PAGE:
YEKATERINBURG, Russia (Reuters) - Scientific tests have confirmed that remains found in Russia last year belong to the last Tsar’s male heir and his daughter, missing since the royal family were executed in 1918, officials said on Wednesday.
Testing on DNA samples carried out in a U.S. laboratory proved the remains were those of Tsar Nicholas II’s 13-year-old heir Prince Alexei and daughter Maria, said Eduard Rossel, governor of the Sverdlovsk region where the family were killed.
“We received full confirmation that they (the remains) do belong to the Tsar’s children,” Rossel said in comments broadcast by Russia’s NTV television station.
“So we have found the whole family,” he said, adding the tests were conducted in a U.S. genetic science laboratory.
Bolshevik executioners shot the family in 1918 in the basement of a merchant’s house in Yekaterinburg, 1,450 km (900 miles) east of Moscow. Attempts were made to destroy the bodies, then they were dumped into pits.
Following the collapse of Communist rule, remains believed to belong to the Tsar, his wife and three of his daughters were exhumed. They were reburied in 1998 in the imperial crypt of the St Peter and Paul Cathedral in St Petersburg.
But Prince Alexei Nikolayevich, who suffered from haemophilia, and Grand Duchess Maria Nikolayevna, who was 19 at the time of her death, were not among those remains.
Scientists, prosecutors and amateur historians had mounted a huge operation to find them, while some speculated they might have survived and lived on for years under new identities.
Then last year officials said they had found 44 bone fragments belonging to two young people, aged about 14 and 20, close to the site where other members of the royal family had been buried.
A spokesman for the Sverdlovsk regional administration said further investigations were planned to eliminate any doubt about the identity of the remains.
“This testing is not final. Once these remains have been examined in the United States, they will be taken to (a laboratory in) Austria,” said the spokesman.
Scientists who conducted tests on the remains buried in the Imperial crypt said they were those of the Tsar, his wife and three daughters. But Patriarch Alexiy II, head of Russia’s Orthodox Church, has never fully accepted their authenticity.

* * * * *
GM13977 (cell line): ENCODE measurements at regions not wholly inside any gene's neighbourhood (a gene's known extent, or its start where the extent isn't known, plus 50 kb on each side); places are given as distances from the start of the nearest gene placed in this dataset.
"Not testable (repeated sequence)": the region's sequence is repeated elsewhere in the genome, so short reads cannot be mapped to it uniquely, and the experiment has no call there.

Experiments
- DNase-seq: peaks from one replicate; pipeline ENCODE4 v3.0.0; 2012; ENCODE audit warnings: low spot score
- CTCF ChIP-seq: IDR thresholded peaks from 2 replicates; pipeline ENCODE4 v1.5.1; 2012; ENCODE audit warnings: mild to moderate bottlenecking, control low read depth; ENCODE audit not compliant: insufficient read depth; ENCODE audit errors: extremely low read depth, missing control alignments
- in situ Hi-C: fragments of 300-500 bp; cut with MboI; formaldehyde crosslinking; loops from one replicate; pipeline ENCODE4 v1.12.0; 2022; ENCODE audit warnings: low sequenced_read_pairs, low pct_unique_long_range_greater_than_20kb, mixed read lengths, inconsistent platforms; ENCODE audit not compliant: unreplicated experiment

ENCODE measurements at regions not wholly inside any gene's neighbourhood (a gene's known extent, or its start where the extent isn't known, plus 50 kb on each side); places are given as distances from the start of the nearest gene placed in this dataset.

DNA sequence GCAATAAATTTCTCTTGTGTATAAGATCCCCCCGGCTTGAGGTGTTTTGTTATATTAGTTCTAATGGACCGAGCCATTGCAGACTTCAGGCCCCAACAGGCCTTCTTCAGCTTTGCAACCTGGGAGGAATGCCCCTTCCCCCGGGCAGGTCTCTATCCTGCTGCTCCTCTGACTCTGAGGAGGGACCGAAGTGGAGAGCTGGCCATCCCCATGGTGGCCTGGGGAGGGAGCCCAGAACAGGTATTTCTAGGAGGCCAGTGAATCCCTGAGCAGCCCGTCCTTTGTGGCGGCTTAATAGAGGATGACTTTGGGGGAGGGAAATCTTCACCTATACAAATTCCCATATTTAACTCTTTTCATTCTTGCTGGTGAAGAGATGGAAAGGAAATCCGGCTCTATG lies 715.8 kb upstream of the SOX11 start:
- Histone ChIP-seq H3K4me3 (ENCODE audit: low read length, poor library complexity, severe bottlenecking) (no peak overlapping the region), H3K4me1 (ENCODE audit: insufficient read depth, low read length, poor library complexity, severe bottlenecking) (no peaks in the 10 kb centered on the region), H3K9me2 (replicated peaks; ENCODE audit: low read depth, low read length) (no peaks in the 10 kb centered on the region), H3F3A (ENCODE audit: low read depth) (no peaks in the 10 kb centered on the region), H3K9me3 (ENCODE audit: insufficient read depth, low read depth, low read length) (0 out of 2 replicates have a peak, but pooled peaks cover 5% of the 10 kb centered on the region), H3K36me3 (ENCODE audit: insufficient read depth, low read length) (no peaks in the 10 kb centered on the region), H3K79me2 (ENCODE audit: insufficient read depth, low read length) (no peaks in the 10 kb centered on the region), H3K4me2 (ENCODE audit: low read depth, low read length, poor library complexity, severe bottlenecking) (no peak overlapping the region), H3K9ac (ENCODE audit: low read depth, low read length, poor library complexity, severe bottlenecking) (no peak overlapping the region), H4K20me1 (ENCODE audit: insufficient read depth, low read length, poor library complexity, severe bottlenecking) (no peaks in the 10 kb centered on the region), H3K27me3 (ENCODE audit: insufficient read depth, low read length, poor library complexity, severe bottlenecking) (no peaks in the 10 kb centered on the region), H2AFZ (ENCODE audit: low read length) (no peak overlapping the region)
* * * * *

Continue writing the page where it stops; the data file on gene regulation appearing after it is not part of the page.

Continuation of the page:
A representative for Grand Duchess Maria Vladimirovna, the self-declared heir to Russia’s imperial throne, told Reuters she would not make a judgment on the authenticity of the new remains until the church made its position clear.
Orthodox clerics in Yekaterinburg said on Tuesday they were not ready to make a decision on the remains.
“The position of the head of ... Grand Duchess Maria Vladimirovna, is that the last word must be with the head of the Russian Orthodox Church,” said Alexander Zakatov, head of the chancellery of Russia’s self-styled Imperial House.
“Taking into account the situation with the previous remains, over which there unfortunately remains doubt about their authenticity, it is essential to be very careful so that the results are understandable to the whole of society.
Bullets were found close to the bone fragments of the two bodies found last year, suggesting they had been shot.
Since the Russian royal family were executed theories abounded that some of them may have escaped execution. Several women emerged in the 20th century claiming to be the Tsar’s daughter, Grand Duchess Anastasia Nikolayevna.
Reporting by Tatiana Ustinova and Guy Faulconbridge; Writing by Christian Lowe; Editing by Richard Balmforth